A Conversation for Trumpets

Ombiture... (ahm-bish-shure)

Post 1

Cheezdanish, Slacker Princess

Is what you need to play a trumpet, not just a bronx cheer smiley - winkeye

Ombiture is the tension of your lip and cheek muscles when you blow into the horn. First, you need to slightly grimace, while at the same time, pulling your lips into a puckery kissy shape. Then, you need to apply the mouthpiece to said kissy, and THEN blow your raspberry, whilst containing small pockets of air in your cheeks. This was taken into extremes by the late, great Dizzy Gillespie, who you may have seen pictures of with his largely distended cheeks.

Ombiture... (ahm-bish-shure)

Post 2

Gnomon - time to move on

The way you hold your mouth when playing the trumpet, or any other wind instrument, is called "embouchure" and is pronounced "ahm-boo-shoor". It is a French word which literally means "the way you hold your mouth". The embouchure for a trumpet is tight lipped as Cheezydanish has said. For a tuba, the embouchure needs to be much more relaxed. The ultimate loose-lipped embouchure is that needed for the didjeridoo.

Ombiture... (ahm-bish-shure)

Post 3


This is not strictly true. A trumpet player does not simply buzz his/her lips to make a noise. Although this is often a start, the whole process is a bit more complicated.

All noise is created by air vibrating and frequencies are created by air vibrating at different speeds. Brass players control this through a combination of their embrouture and diaphragm. The embrouture takes into account not only the lips and facial muscles, but also the position of the tounge. If you whistle it is very much the same principle: to go higher you will raise your tounge, thus squeezing the air through faster (imagine a hosepipe that needs speeding up, you can squeeze the end to create a faster jet), and to go lower your tounge decends in your mouth.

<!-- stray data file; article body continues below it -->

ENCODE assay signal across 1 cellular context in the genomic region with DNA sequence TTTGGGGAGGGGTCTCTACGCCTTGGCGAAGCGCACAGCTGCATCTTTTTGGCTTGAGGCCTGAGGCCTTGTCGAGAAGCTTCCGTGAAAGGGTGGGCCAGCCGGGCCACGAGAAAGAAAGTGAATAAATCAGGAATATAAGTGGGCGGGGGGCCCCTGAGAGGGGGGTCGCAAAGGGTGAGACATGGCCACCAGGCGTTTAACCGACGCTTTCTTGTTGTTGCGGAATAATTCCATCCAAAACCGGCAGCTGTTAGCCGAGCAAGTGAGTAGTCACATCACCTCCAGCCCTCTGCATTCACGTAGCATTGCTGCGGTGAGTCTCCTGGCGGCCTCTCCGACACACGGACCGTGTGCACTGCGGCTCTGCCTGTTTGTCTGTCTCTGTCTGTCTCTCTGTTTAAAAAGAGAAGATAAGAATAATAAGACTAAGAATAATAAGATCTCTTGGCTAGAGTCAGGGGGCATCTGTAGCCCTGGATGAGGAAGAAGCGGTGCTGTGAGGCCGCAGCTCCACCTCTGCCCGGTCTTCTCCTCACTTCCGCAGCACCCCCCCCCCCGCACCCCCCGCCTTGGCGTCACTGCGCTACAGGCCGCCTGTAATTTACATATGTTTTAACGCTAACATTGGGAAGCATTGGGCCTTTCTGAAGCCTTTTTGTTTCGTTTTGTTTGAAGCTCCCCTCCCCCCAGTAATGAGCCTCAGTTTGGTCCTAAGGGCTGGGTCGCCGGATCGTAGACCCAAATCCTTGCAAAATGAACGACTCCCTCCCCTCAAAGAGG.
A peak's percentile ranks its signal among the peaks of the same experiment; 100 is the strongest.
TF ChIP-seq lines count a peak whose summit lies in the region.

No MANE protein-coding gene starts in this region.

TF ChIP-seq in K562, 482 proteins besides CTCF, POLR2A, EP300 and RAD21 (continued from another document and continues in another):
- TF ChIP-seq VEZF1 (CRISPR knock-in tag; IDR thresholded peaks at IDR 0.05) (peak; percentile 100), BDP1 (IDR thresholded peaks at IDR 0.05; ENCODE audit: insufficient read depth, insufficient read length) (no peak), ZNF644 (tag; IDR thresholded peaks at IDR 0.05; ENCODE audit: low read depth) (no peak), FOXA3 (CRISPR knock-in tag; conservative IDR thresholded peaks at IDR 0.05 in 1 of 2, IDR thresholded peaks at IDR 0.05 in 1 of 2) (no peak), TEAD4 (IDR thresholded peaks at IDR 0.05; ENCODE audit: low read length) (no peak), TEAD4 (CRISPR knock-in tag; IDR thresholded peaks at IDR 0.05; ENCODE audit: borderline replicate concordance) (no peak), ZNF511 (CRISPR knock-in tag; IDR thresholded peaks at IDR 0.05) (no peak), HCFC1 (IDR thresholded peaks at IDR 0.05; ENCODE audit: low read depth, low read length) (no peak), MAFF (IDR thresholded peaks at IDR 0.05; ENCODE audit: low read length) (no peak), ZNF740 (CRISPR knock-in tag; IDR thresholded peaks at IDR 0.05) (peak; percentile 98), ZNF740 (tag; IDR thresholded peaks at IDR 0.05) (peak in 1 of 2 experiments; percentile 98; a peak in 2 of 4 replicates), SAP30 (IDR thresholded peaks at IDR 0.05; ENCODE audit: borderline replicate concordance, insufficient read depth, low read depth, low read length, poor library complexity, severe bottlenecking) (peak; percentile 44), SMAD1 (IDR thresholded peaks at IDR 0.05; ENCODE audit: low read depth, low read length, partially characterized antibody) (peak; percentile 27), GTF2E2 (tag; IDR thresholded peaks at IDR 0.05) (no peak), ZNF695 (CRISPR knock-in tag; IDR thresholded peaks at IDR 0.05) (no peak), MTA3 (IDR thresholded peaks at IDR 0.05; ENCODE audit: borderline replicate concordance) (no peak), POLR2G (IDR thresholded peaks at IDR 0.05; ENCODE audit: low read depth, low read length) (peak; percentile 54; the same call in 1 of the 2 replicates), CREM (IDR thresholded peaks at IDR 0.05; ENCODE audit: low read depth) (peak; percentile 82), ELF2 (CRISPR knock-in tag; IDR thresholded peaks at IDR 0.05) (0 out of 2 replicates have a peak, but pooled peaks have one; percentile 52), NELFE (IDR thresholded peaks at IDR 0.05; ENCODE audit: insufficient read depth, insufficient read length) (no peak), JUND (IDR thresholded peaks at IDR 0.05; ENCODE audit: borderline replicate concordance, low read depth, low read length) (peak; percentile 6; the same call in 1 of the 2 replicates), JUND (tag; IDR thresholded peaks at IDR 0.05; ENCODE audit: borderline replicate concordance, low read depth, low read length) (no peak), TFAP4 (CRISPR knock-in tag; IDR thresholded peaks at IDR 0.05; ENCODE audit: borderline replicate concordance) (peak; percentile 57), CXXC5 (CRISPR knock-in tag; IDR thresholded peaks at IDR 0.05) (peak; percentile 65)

This is combined with correct breathing which, when controlled properly by the diaphragm, can considerably increase or decrease airspeed at a given time to produce higher or lower tones respectivley. The idea that one should increase the presure of the mouthpiece is flawed as it can put enormous strain on the lips and facial muscles. Similarly, puffing out the cheeks is often a bad idea also as it reduces the number of facial muscles available to the player, thus compromising control and encouraging fatigue.

Brass instruments and the trumpet in particular are increadably physical instruments to play, and the importance of teaching the correct methods to students from the start can not be underestimated. I should know, I was taught wrongly at first and an still trying to rid myself of bad habits, even as a professional.

Ps, I think Dizzy's cheeks were perhaps a result of a either circular breathing techniques (which require cheek air pockets) or a strange embrochure that it is probably inadvisable to copy (probably both)

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